The extortion-like cost of gas vs. a seven second reverberation and a soupy aural morass. This was a choice that had to be made when deciding whether to attend the North Carolina Symphony’s latest concert in the Gothic splendor of Duke Chapel or their cozy, much acoustically superior home at Meymandi Hall in Raleigh. With a defiant “I’ll do anything for my art” attitude, plus the fact that my lovely wife volunteered to do the driving, I chose the latter.

While certainly far from a rarity, the opportunity to hear a live performance of Beethoven’s monumental Ninth Symphony by a top-notch orchestra is something that should be grabbed onto and savored. With Grant Llewellyn as music director, the North Carolina Symphony (NCS) plays as well as any other so it was with great anticipation that audiences flocked to hear the Welsh maestro conduct this iconic work.

The programming surrounding an evening that features “the ninth” can be problematic. Running anywhere from 60-70 minutes and towering in stature, playing time and temperament play into what, if anything will precede it. The appetizer for this concert was the violin concerto of Czech-born composer Karel Husa. Written in 1992 on a commission from the New York Philharmonic in observance of its 150th anniversary, it was premiered by Glenn Dicterow, the orchestra’s concertmaster. The soloist in this performance was the 25 year old Ilya Gringolts, making his second appearance with the North Carolina Symphony.

Like previous violin concerti, that at the time they were written were often deemed unplayable but are now standard repertoire, Husa’s concerto is at such a stratospheric technical level that it seems impossible — except that we witnessed its performance by someone who looks barely old enough to drive. This is a work that at times is so aggressive and savage that it is a marvel that a wooden box held together by glue did not shatter into a thousand pieces. The accompanying orchestration is sparse but highly effective and Llewellyn proved adept at controlling the rhythmic and ensemble intricacies of a highly complex contemporary composition. Gringolts breezed past intricate bowings and rapid-fire double-stop scales with ease and assurance. The composer (who bears a remarkable physical resemblance to Robert Ward) was in attendance and he received a huge ovation from audience and performers alike.

Ah, the joys of live performance and audience behavior. During the Husa performance, and of course at the quietest moments, someone in the first row was coughing up both lungs, eliciting looks from the soloist and as it turns was sitting right next to Mr. Husa! Just as Llewellyn had his arms raised and all instruments were poised to start Beethoven’s Ninth, someone dropped their keys and proceeded to noisily place it back in her purse resulting in a false start. Finally, the opening horns, tremulous strings and mysterious-sounding descending intervals got this remarkable artistic creation started. The combined voices of the Choral Society of Durham Chamber Choir and the North Carolina Master Chorale were seated in the three-sided choir lofts above the stage. We were spared the often uncomfortable spectacle of four soloists sitting motionless in chairs staring out at the audience as they wait 55 minutes to get up and sing. They would not enter the stage until the start of the final movement.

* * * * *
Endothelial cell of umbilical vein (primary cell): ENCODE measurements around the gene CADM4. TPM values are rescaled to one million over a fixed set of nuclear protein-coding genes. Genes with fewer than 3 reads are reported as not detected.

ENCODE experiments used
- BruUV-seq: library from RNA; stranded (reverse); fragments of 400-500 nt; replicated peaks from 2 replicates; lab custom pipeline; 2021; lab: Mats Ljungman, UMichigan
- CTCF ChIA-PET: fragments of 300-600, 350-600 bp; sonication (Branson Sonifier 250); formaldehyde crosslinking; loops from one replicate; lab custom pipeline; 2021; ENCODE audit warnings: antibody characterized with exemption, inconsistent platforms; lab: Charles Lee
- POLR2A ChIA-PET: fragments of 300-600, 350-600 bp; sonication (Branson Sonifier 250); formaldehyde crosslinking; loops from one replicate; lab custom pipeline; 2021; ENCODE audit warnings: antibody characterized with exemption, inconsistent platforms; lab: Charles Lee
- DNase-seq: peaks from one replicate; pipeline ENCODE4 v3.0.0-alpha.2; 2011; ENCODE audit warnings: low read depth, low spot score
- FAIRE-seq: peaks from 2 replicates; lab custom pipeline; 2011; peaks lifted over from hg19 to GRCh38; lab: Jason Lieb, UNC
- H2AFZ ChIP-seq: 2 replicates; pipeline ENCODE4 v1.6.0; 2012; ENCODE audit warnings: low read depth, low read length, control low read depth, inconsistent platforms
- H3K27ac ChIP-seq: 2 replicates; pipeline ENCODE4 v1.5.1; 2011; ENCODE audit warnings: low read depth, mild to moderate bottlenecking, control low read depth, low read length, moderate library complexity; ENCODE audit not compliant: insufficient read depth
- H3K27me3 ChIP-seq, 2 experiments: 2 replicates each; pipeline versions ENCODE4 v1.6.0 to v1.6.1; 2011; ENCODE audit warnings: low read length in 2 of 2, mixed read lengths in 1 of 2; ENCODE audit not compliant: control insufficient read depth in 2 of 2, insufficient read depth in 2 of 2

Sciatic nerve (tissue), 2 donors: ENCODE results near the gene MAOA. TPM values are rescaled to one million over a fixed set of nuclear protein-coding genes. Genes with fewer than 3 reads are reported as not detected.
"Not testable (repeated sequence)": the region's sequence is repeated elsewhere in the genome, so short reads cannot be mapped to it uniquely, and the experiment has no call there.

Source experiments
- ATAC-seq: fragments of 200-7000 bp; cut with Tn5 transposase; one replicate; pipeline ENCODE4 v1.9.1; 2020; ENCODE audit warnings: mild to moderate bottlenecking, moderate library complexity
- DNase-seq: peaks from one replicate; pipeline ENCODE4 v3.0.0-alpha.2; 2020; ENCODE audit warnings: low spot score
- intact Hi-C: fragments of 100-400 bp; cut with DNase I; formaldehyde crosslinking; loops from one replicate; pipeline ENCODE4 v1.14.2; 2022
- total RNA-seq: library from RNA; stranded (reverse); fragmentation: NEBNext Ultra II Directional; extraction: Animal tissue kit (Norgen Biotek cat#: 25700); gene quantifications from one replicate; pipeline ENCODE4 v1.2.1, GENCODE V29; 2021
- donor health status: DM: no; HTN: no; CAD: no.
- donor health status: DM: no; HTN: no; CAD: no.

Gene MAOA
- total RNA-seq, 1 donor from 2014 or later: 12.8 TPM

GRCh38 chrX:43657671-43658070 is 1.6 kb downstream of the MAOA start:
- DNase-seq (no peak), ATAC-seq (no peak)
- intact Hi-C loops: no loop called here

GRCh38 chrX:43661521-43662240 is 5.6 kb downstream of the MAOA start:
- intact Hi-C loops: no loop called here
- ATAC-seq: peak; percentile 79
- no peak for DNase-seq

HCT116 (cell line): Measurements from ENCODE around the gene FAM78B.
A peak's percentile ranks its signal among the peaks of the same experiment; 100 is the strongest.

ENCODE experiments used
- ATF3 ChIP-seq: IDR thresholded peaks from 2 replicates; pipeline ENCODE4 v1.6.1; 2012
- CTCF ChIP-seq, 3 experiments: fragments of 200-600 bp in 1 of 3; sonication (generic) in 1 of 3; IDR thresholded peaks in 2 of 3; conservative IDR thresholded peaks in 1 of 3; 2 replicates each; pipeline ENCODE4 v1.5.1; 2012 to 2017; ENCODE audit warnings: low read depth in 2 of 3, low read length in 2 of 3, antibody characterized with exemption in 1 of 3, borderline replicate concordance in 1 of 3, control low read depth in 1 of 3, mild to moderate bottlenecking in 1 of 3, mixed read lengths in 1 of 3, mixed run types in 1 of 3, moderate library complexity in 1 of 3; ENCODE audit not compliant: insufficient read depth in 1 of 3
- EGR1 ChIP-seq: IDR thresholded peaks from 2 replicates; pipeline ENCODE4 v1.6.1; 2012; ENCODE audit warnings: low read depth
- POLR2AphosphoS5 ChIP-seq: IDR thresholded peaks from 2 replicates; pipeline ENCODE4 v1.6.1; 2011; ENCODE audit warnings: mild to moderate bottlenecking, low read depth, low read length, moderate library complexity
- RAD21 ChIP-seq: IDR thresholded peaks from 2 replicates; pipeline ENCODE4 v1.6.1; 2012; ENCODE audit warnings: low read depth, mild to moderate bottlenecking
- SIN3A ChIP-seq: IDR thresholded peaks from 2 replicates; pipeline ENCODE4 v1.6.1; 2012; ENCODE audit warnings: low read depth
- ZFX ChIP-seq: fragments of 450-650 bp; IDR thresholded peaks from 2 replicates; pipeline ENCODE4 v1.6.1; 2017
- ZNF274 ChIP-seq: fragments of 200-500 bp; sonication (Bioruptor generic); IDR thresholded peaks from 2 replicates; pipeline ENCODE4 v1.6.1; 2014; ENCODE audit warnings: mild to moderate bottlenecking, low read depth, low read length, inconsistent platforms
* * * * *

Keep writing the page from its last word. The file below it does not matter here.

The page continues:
For anyone who has heard the NCS since Grant Llewellyn took over, it is no secret that he favors the zippy side of tempos. However, he, and the players, executed the difficult feat of retaining beautiful long phrases and letting the music breathe, while imbuing the performance with forward propulsion and excitement. This was evident in the scherzo and even in the soul-stirring adagio. It was during this profound and lovingly played slow movement that a woman behind me, with great anxiety, said to her partner “when are we going to hear the song?”

The soloists emerged and we soon got to hear “the song” or the “Ode to Joy,” the poem by Friedrich Schiller that has become the defining moment of this symphony for the general public. The opening recitative played by the low strings was poorly followed by bass Nathan Berg who had trouble finding the correct intervals. The chorus was uniform, nicely blended, rhythmically precise and articulate. Jane Jennings, soprano, Stacey Rishoi, mezzo-soprano and Richard Clement, tenor along with bass Berg were excellent in the enormously difficult vocal quartet sections. Despite the “choral” designation of this movement, it was the magnificent fugal section that is rivaled perhaps only by the composer’s Grosse Fugue in difficulty and intensity, that was the highlight of the finale for me. At the center of it all was Llewellyn — brimming with vitality, excitement, a clear beat and a childlike joy in the music.